The sounds and sensations did not occur at the consulate itself, which opened in 2013 and is a state-of-the-art building designed to withstand electronic eavesdropping and other security and intelligence threats. Instead, the ailing employees said they experienced the strange sounds and sensations in at least two apartment complexes where American government workers live, along with other foreigners and wealthy Chinese.


    Myers & Perlez, A Medical Mystery Grows as U.S. Consulate Workers in China Fall Ill, N.Y. Times (June 6, 2018), https://www.nytimes.com/2018/06/06/world/asia/china-guangzhou-consulate-sonic-attack.html

  2. China Pledges to Investigate Sonic Attacks on U.S. Diplomats

    On June 7, China’s foreign Ministry stated that it would assist the U.S. in investigating the mysterious illness affecting some U.S. diplomats and family members at the U.S. consulate in Guangzhou, China and that it already had investigated the first such case in May.

    Those already evacuated and any future evacuees have been and will be taken for testing to the University of Pennsylvania Center for Brain Injury and Repair, where a team of researchers had examined the cases from Cuba.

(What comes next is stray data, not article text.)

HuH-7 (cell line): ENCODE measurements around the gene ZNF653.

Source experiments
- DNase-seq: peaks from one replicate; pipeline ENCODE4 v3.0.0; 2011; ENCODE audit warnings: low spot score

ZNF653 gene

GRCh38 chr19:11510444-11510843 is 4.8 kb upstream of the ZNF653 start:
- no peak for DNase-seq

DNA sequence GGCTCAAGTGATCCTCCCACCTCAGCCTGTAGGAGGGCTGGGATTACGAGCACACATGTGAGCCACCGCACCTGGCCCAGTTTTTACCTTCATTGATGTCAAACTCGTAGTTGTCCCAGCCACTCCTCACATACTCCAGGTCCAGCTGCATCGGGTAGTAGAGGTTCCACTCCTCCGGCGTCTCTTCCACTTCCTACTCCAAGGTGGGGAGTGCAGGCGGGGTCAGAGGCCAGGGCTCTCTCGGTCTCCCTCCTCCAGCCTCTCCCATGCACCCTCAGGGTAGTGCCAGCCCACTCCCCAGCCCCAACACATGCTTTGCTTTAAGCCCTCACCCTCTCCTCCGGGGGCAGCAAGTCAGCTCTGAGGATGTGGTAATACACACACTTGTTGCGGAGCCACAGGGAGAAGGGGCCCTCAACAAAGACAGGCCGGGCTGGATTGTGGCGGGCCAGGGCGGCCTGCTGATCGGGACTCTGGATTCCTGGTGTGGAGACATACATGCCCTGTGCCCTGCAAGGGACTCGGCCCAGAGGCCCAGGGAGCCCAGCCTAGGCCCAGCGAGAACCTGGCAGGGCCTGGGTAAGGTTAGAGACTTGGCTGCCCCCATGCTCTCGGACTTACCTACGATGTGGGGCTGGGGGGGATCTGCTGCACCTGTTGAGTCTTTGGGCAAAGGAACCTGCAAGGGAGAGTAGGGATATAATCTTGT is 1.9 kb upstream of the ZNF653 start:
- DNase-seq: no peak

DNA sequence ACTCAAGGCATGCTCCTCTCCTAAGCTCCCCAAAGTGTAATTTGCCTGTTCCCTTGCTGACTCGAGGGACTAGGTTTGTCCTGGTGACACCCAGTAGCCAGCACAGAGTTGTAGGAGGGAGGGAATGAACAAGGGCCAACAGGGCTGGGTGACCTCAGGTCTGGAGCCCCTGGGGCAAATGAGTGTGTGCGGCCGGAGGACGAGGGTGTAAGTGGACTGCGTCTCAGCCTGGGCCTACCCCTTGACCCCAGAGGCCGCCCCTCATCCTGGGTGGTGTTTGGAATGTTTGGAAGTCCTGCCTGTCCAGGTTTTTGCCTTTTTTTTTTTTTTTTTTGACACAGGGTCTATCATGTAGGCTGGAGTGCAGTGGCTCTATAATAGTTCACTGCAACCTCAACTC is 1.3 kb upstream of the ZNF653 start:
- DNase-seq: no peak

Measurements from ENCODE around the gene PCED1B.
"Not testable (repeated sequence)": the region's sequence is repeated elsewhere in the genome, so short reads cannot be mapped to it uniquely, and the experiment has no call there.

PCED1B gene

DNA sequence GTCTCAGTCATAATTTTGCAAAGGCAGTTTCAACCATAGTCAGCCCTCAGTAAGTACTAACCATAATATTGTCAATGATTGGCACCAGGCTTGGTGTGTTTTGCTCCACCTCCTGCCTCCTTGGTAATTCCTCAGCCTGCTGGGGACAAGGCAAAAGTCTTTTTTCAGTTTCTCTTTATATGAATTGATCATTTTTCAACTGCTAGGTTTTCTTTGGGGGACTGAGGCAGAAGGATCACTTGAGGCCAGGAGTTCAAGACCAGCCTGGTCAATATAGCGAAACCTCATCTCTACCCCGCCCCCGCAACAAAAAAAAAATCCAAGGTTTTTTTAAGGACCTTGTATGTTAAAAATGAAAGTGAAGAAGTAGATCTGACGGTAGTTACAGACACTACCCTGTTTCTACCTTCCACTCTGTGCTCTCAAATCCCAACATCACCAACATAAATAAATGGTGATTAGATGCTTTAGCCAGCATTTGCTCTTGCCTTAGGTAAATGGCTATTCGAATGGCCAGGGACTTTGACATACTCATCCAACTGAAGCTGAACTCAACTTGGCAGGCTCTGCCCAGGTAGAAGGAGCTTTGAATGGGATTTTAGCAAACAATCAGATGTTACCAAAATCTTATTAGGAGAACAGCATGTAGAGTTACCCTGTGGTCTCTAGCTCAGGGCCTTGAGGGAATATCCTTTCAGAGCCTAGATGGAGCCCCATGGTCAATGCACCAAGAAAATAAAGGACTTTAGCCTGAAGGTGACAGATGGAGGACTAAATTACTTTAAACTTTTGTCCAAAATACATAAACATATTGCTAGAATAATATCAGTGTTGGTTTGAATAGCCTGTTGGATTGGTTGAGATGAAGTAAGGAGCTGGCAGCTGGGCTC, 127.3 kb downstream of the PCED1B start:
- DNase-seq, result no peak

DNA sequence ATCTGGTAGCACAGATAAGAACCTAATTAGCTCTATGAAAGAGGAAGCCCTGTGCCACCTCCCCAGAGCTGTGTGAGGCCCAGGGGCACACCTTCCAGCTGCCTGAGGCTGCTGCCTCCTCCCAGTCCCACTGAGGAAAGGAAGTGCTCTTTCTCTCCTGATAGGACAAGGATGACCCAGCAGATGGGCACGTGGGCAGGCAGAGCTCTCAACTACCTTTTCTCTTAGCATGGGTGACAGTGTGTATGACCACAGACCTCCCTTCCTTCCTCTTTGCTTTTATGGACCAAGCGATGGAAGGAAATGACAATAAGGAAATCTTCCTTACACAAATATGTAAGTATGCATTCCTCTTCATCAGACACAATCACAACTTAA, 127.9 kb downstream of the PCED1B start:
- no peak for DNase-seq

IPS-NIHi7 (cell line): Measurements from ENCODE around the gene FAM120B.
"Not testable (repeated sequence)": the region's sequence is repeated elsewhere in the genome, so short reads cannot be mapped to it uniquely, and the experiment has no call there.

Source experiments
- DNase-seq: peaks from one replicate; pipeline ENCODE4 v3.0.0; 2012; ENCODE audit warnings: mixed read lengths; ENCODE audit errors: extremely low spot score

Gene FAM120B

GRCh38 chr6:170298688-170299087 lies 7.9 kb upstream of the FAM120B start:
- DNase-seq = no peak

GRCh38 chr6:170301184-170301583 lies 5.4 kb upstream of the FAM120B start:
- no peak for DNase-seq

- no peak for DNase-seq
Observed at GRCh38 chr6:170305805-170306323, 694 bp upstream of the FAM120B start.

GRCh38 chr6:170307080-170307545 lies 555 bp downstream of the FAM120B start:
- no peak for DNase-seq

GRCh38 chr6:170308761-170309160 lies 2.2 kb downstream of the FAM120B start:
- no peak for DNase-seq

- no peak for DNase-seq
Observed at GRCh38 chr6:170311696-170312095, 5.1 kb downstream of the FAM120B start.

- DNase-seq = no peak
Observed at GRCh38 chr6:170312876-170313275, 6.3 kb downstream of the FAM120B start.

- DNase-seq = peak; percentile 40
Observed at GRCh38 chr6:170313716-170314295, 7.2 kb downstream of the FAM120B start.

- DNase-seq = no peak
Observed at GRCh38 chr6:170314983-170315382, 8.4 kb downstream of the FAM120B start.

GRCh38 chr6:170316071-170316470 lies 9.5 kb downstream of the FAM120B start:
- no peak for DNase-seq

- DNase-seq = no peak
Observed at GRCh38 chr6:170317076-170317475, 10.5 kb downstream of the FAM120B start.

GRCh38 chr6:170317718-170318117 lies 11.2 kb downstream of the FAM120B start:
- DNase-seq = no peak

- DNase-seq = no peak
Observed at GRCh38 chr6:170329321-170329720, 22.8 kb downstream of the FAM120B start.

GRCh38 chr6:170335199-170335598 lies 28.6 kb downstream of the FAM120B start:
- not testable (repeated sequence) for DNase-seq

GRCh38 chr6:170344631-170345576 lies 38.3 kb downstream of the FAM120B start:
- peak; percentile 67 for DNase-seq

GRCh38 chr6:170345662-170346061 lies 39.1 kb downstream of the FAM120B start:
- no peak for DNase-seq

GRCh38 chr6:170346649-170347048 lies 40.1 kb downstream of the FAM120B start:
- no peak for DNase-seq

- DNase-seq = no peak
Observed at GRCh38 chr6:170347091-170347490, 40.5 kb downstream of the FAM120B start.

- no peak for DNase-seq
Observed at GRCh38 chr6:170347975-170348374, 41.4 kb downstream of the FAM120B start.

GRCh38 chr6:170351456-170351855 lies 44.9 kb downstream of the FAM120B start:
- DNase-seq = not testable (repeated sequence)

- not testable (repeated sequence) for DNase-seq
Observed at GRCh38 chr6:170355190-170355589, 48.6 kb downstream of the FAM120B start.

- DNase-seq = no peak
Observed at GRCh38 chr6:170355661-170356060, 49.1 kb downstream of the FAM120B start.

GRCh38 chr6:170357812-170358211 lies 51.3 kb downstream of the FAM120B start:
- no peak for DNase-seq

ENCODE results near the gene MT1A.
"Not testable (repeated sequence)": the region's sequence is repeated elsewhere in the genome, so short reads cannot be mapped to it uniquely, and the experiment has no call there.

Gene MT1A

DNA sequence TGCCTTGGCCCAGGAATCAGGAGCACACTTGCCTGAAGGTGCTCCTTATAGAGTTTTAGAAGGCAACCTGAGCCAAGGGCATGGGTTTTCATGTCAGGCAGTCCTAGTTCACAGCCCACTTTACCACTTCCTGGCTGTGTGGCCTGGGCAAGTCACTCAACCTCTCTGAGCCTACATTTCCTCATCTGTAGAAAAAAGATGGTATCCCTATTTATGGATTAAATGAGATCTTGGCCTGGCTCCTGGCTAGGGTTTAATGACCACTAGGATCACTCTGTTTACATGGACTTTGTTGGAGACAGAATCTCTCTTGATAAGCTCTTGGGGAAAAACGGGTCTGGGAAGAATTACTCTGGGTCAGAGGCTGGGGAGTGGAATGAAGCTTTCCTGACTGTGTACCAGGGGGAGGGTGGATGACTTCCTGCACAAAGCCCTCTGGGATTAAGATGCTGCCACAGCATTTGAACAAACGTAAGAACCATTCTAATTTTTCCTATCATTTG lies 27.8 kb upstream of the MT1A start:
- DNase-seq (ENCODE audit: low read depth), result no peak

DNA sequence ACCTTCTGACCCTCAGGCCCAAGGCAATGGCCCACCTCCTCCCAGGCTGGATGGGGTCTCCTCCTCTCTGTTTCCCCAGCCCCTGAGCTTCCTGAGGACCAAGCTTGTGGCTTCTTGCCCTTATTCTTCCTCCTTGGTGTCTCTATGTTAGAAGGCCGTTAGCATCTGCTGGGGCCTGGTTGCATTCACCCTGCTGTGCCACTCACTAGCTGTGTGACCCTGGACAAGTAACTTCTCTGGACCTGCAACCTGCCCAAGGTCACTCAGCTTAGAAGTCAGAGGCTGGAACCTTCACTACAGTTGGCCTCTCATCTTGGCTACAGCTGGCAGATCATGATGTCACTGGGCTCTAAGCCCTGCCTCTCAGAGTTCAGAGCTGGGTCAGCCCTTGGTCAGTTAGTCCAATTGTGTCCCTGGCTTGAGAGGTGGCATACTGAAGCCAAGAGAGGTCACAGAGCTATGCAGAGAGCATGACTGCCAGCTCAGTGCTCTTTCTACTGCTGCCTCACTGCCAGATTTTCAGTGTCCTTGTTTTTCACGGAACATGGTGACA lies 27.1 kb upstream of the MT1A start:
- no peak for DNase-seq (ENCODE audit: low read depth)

Perlez & Myers, China Pledges to Investigate Fears of Sonic Attacks on U.S. Diplomats, N.Y. Times (June 7, 2018), https://www.nytimes.com/2018/06/07/world/asia/sonic-attack-china-guangzhou-consulate-.html?rref=collection%2Fsectioncollection%2Fworld&action=click&contentCollection=world&region=rank&module=package&version=highlights&contentPlacement=1&pgtype=sectionfront.

  3. U.S. Broadens Health Alert to All Americans in China

    On June 8, the U.S. State Department on its websie issued athe following “Health Alert” for all Americans in China:
    • “Event: The State Department received medical confirmation that a U.S. government employee in China suffered a medical incident consistent with what other U.S. government personnel experienced in Havana, Cuba. As a result of additional voluntary medical screenings, the Department has sent other individuals to the United States for further evaluation.”